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The Shivers — Elko

It was outside of Elko when things began to fall apart.

Ernie’s beady eyes were glazed over the steering wheel with his foot pushing the accelerator to the floor. LBJ and Walt were still passed out in the backseat, sawing logs with Walt’s occasional sleep apnea uncorking a cannonball of spit and phlegm as he went back to his drug-induced sleep. I sat in the front, nursing the tequila bottle and thinking whether or not there will be any ball next year.

I doubt it—it got too weird over the last three days to have baseball.

With the Cadillac roaring along I-80, I could see to the south whispers of mushroom clouds lining the horizon and static electrical thunderbolts shooting into the night sky. The thick glaze of hash tar lining my teeth tasted bitter as I pointed the chaos out to Ernie. He just grunted and said relax, we’ll be in Reno shortly.

I was numb.

I’m not much of a heavy drinker but when you shake hands with the devil, it’s hard not to need something to take the edge off. I’m usually more of a beer guy, but Walt and Lyndon gave me too much grief about beer being for breakfast. I didn’t know what to think anymore. I guess when you hear about Detroit being leveled by knife-wielding sandmen who consume men’s souls before eating their bodies, you’re bound to get a little confused.

I wonder where the Tigers are going to play next year?

The sign up ahead said, “Welcome to Elko, the Heart of Northeast Nevada.” It was riddled with bullets and the sole streetlight illuminating the billboard had two men swinging (presumably) dead in hangman knots.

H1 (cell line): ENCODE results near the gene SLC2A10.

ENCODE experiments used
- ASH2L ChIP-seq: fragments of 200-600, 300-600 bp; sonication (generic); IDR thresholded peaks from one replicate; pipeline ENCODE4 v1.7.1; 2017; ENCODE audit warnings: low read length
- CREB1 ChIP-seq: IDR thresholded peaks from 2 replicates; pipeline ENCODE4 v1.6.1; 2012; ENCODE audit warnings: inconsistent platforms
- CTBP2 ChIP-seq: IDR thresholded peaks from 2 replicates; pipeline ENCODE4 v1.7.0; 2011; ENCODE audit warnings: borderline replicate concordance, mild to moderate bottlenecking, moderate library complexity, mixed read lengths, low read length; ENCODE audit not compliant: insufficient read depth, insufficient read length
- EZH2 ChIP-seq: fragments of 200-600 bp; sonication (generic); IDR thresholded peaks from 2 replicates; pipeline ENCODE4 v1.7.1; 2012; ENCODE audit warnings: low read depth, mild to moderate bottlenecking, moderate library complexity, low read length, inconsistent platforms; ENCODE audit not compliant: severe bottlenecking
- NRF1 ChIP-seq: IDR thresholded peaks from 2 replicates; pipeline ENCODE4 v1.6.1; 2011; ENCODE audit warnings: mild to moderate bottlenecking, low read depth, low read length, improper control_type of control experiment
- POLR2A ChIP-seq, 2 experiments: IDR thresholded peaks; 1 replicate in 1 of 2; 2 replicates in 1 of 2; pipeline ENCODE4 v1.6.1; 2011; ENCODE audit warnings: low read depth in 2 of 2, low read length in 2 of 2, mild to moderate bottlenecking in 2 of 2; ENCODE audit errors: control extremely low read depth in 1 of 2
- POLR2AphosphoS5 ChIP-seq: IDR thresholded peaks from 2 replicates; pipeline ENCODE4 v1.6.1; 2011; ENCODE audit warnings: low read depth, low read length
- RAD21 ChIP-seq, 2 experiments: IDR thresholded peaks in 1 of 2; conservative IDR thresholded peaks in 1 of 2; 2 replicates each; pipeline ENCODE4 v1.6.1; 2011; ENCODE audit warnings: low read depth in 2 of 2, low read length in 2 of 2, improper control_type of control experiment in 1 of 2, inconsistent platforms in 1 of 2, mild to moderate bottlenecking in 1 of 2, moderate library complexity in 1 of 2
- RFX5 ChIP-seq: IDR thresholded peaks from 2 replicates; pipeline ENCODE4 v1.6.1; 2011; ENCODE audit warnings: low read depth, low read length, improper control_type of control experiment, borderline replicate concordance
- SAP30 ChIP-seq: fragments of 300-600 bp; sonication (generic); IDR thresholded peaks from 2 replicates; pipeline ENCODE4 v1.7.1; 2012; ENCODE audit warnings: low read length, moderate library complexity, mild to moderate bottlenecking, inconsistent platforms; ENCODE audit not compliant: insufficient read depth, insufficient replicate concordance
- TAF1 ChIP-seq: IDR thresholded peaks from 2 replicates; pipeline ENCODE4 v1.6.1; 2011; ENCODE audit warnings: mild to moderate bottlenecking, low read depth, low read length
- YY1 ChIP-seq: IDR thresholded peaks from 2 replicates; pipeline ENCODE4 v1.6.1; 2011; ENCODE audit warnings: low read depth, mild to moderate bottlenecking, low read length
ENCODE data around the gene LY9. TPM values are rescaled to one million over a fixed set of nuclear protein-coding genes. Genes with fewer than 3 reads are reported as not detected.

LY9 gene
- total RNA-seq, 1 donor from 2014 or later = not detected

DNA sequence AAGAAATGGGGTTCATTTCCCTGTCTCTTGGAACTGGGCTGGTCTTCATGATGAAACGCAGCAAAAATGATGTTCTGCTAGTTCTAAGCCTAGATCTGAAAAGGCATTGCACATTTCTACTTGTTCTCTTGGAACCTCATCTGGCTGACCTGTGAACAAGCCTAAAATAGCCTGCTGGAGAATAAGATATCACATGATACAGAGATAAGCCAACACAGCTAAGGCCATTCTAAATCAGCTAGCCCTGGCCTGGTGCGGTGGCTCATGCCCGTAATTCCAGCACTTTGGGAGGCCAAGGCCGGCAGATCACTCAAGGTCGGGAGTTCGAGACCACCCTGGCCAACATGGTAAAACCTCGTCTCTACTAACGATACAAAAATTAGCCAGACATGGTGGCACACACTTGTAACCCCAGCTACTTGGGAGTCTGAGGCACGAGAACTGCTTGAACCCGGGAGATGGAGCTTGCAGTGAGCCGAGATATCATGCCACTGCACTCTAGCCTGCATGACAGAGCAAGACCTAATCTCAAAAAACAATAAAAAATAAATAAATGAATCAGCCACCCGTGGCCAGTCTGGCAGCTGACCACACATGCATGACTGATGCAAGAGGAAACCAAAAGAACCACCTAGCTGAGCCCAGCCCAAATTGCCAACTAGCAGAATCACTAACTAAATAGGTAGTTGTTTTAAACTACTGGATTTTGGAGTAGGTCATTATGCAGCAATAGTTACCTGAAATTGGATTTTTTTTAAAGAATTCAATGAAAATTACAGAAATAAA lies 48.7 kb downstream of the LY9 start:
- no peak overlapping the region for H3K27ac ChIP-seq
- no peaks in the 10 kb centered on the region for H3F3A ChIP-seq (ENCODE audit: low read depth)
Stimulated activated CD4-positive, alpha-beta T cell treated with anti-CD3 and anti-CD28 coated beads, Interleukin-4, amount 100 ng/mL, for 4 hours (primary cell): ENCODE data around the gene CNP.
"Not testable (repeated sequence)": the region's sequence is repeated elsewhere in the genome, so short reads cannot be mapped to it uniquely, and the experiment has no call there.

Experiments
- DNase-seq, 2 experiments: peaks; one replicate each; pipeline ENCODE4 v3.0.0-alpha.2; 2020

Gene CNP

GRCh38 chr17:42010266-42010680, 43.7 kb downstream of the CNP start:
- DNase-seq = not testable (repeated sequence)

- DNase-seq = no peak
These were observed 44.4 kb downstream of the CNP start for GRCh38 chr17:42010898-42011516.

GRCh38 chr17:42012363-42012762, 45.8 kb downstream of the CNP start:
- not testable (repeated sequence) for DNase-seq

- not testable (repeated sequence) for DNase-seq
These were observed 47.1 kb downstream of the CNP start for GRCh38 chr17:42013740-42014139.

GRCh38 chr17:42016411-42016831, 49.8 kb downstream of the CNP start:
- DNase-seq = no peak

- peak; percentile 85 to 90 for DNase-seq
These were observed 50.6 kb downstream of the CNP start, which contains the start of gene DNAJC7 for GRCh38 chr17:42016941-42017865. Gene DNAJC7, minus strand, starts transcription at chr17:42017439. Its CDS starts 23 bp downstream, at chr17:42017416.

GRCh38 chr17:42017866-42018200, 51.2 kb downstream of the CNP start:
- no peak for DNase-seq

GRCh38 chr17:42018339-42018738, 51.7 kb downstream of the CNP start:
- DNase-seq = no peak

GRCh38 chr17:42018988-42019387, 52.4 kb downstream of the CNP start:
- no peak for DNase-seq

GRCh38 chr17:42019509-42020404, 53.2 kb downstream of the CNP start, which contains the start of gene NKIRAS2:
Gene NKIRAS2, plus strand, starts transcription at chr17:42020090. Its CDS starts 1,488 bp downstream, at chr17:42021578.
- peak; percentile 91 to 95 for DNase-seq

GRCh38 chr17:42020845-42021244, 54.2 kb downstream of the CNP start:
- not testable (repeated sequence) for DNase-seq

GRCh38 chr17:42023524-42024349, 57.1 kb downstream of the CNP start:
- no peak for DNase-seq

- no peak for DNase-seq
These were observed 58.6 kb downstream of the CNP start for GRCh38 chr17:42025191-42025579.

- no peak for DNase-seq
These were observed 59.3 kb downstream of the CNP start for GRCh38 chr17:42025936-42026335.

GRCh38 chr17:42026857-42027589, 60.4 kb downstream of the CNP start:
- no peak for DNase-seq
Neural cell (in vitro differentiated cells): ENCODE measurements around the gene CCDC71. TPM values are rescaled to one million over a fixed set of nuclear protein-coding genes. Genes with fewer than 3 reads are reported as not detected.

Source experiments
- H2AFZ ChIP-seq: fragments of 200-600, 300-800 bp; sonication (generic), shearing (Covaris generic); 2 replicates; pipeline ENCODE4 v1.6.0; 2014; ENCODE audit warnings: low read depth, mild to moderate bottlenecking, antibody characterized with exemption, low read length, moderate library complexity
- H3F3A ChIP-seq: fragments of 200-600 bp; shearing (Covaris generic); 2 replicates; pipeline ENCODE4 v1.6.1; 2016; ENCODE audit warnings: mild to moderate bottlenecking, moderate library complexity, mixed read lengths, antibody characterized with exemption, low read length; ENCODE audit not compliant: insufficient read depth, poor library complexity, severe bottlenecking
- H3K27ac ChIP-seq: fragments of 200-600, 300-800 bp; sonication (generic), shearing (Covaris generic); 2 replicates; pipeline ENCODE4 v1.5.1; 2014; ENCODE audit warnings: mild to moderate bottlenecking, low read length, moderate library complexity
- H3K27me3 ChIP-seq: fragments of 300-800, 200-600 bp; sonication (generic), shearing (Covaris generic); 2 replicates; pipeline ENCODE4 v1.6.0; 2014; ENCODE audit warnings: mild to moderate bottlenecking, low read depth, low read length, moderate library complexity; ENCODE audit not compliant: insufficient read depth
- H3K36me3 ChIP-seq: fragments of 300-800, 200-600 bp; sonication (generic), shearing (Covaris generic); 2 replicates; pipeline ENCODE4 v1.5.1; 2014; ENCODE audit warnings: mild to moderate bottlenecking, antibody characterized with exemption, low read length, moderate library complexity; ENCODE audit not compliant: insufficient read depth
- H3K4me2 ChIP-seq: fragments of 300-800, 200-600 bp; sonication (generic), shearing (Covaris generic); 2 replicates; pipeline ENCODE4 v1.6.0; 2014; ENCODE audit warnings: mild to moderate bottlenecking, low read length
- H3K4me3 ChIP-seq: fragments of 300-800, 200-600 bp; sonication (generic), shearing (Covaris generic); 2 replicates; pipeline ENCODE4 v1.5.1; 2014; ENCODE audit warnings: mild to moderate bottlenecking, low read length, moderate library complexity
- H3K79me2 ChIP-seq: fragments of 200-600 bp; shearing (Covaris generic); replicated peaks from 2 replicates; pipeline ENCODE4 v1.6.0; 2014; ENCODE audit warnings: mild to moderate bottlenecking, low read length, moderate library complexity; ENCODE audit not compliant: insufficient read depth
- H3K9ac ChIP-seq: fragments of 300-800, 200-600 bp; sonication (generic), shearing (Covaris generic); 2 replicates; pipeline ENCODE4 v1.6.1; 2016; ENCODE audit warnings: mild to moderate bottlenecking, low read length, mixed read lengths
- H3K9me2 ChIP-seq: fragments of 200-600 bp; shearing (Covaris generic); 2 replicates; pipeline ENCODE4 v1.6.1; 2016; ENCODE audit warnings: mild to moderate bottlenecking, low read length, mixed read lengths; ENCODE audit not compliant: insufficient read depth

“You think Elko is the heart of northeast Nevada, Ernest?”

“I would have said Jackpot, but what do I know?” he said pulling a Kool from his shirt pocket and lighting it with the miniature butane torch he flicked absent-mindlessly. “Take a special type of person to live in Nevada. I, for one, could never stand the heat. Too dry, too angry.”

“You think we’re gonna be okay? I’m having serious doubts I’m ever going to see my family again.”

“Knock it off, Killebrew. You’re giving me bad juju. Get back to your tequila and you’re moping. I ain’t got time to listen to you belly ache about your family,” Ernest growled at me, taking his eyes off the road and breathing cigarette smoke through his nose. “You keep acting like a sniveling coward, you’re going to end up like that pole-smoker John Wayne back in Lubbock. I’ve never seen a man torn to shreds by a pack of wild dogs before—still haunts me.”

It must have been bad—Ernie wasn’t the kind of guy to be haunted by anything. I wonder how a pack of dogs decides to eat a man. It’s probably pretty loud and messy.

Elko danced like a dream in the distance as we drove past abandoned cars and the hundreds of bodies crucified on the side of the road. Ernie remarked that there had to be crews of demons working overtime to both build and mount good Christian souls to the crosses. He was certain they were independent contractors because union workers could never get that kind of efficiency. Ernest slowed the Cadillac to around 85 and rolled down the windows. Monkey-butting his Kool, he pointed to a wall of bulldozers blocking the road, forcing us to take Idaho Street exit.

Barely tapping the brakes, Ernest screamed down the onramp and blazed into the heart of the town. Elko felt more than abandoned—it was cold and dead without a soul to be felt or seen.

“Do me a favor, Harmon, hand me my Harrah’s players card. I want to stop to take a leak and maybe roll some craps.”

“You think we have time for gambling?”

“There’s always time for dice.”

As if he had been to Elko a hundred times, Ernie piloted the car to the Stockmen’s Casino on Commercial Street. He pulled into the valet spot but when nobody can to fetch our car, he angrily muttered about lack of service in the new millennium and unloaded his Colt .45 into the air, empting the barrel.